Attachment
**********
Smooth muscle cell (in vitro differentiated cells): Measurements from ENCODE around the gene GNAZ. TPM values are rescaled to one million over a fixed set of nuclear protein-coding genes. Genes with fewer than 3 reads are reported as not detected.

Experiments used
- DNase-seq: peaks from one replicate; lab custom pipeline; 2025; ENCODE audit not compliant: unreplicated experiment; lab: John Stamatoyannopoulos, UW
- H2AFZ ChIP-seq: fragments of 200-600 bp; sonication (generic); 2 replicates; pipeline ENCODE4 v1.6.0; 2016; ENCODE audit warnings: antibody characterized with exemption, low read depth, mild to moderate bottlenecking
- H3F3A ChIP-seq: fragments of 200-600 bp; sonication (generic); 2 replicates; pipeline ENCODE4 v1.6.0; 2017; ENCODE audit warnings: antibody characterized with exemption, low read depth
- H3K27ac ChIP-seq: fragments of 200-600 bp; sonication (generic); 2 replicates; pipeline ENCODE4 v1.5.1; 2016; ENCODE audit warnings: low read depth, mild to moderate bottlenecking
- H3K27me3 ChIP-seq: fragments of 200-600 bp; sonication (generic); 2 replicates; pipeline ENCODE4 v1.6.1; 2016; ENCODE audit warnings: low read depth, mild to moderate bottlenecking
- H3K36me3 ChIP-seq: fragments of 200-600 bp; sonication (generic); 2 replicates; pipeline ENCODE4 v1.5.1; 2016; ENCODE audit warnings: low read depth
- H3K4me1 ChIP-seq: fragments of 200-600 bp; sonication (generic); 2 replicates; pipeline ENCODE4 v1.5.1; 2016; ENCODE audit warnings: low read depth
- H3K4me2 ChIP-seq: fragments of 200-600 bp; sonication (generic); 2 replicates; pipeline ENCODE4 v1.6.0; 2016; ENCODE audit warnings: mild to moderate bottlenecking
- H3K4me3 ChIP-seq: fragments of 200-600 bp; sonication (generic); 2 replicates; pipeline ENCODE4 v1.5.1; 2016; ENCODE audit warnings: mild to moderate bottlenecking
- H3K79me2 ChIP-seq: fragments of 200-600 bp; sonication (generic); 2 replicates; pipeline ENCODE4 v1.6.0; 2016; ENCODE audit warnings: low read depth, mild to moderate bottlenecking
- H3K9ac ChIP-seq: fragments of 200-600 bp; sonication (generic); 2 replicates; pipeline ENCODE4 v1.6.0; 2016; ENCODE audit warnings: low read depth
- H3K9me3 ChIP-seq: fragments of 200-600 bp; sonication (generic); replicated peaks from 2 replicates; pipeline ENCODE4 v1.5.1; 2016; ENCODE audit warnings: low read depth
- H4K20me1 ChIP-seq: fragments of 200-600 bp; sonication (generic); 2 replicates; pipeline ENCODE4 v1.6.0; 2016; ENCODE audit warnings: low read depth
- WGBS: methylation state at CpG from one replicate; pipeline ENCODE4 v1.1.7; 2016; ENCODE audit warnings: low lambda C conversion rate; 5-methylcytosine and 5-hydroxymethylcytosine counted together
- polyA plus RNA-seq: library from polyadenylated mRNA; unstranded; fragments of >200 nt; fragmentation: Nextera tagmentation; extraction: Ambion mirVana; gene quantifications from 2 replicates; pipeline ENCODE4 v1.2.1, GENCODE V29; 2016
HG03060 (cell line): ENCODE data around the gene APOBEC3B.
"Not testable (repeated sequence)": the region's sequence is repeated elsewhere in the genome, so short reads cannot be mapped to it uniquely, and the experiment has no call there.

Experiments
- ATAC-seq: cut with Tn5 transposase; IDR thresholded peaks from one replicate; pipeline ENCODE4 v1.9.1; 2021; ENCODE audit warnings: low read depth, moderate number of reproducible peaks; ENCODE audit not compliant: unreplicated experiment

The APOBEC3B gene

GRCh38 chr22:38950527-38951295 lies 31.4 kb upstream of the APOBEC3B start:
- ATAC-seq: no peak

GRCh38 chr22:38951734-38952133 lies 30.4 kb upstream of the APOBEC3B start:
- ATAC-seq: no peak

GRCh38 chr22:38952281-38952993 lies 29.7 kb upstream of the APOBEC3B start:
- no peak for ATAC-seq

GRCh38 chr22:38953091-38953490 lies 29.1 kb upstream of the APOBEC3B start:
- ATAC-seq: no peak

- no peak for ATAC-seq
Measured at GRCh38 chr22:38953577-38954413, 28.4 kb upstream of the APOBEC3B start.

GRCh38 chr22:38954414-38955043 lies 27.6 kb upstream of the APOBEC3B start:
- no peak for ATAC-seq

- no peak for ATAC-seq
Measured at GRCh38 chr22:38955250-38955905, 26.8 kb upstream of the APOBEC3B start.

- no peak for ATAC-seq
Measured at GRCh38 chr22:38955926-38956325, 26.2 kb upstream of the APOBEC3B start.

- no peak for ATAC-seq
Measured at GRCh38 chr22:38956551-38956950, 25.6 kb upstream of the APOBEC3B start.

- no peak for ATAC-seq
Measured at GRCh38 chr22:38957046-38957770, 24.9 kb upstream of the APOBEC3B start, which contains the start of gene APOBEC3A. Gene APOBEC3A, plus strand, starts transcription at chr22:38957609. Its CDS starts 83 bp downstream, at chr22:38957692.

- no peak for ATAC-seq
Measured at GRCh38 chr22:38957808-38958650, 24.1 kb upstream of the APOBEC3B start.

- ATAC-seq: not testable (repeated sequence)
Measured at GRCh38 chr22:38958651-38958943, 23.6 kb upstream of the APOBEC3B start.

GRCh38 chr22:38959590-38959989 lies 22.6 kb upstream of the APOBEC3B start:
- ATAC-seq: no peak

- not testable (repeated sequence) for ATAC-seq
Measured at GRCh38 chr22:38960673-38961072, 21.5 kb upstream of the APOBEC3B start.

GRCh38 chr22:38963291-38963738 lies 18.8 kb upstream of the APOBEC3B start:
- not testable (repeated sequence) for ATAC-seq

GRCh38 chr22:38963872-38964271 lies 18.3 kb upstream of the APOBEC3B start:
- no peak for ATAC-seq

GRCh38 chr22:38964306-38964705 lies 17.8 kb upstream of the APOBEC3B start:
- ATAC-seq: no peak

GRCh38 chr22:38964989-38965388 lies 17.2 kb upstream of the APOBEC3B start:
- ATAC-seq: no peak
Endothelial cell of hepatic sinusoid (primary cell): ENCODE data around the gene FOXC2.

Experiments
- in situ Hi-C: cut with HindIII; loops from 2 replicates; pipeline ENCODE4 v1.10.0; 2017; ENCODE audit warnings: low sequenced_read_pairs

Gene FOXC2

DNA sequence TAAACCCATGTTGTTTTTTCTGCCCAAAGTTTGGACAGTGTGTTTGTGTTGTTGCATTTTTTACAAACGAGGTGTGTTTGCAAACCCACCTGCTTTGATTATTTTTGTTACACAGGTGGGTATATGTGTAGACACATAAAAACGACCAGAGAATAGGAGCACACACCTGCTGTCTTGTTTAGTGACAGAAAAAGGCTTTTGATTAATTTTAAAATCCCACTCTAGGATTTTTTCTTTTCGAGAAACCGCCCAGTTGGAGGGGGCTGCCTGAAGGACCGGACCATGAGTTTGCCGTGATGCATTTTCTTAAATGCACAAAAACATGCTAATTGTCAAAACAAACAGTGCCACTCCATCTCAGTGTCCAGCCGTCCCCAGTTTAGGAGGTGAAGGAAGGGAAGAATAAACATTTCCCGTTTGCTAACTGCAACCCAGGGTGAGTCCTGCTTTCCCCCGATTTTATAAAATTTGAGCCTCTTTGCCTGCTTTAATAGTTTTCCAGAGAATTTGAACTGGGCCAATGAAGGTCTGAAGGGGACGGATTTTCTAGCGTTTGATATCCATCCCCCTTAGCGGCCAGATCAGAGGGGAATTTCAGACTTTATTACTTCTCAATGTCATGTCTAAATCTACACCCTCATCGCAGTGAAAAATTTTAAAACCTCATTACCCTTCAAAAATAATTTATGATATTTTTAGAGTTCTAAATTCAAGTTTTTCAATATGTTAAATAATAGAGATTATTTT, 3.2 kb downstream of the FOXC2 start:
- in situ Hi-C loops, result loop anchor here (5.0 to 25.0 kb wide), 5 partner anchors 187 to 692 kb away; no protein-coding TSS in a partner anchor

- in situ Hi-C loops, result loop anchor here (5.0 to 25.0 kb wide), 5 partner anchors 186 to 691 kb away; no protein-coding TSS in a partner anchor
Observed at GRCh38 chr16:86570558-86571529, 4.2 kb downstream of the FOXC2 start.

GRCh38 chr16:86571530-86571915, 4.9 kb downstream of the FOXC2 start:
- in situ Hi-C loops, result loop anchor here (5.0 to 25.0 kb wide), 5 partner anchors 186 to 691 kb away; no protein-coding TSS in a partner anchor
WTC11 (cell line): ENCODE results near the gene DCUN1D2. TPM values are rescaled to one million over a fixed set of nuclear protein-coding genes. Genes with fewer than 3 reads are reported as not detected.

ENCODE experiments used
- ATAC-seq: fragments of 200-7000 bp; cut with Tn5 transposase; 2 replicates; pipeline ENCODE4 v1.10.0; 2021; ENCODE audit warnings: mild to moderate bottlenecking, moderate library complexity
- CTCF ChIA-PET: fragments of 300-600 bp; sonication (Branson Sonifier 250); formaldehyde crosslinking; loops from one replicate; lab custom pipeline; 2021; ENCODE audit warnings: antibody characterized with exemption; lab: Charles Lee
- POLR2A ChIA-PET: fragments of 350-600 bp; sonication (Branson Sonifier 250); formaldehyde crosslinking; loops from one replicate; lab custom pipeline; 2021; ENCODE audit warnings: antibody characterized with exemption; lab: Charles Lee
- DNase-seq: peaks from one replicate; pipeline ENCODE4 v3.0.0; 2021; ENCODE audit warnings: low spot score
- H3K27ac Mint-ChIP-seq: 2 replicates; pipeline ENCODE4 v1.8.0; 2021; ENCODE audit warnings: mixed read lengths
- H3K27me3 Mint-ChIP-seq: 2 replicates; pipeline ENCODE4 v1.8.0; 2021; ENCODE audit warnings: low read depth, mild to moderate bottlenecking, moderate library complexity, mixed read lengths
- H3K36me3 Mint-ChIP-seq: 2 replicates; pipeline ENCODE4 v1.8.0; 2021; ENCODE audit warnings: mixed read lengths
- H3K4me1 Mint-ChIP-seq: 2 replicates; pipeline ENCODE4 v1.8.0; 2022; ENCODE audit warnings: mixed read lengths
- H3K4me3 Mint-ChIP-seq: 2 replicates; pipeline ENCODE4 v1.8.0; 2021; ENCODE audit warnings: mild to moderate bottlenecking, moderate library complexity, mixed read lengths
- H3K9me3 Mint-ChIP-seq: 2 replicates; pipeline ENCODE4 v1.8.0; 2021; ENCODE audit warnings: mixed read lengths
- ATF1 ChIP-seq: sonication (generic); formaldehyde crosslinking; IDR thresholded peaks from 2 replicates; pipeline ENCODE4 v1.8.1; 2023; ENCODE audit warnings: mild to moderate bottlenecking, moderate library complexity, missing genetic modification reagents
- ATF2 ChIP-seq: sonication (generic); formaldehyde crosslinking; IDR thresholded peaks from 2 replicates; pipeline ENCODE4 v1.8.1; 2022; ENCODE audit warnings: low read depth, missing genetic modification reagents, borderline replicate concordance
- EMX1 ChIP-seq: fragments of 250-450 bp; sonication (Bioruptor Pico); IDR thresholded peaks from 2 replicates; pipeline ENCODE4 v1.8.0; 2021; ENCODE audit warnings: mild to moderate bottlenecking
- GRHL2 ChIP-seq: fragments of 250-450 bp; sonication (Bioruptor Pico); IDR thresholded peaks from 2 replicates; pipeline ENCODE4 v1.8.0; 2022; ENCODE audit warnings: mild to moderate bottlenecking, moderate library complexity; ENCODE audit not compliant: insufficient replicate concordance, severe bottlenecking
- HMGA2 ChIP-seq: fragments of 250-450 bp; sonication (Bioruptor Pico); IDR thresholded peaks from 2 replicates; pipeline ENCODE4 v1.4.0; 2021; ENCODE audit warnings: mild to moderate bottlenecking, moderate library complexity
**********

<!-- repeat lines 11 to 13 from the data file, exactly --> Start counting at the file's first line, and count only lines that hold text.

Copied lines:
- H3K4me3 ChIP-seq: fragments of 200-600 bp; sonication (generic); 2 replicates; pipeline ENCODE4 v1.5.1; 2016; ENCODE audit warnings: mild to moderate bottlenecking
- H3K79me2 ChIP-seq: fragments of 200-600 bp; sonication (generic); 2 replicates; pipeline ENCODE4 v1.6.0; 2016; ENCODE audit warnings: low read depth, mild to moderate bottlenecking
- H3K9ac ChIP-seq: fragments of 200-600 bp; sonication (generic); 2 replicates; pipeline ENCODE4 v1.6.0; 2016; ENCODE audit warnings: low read depth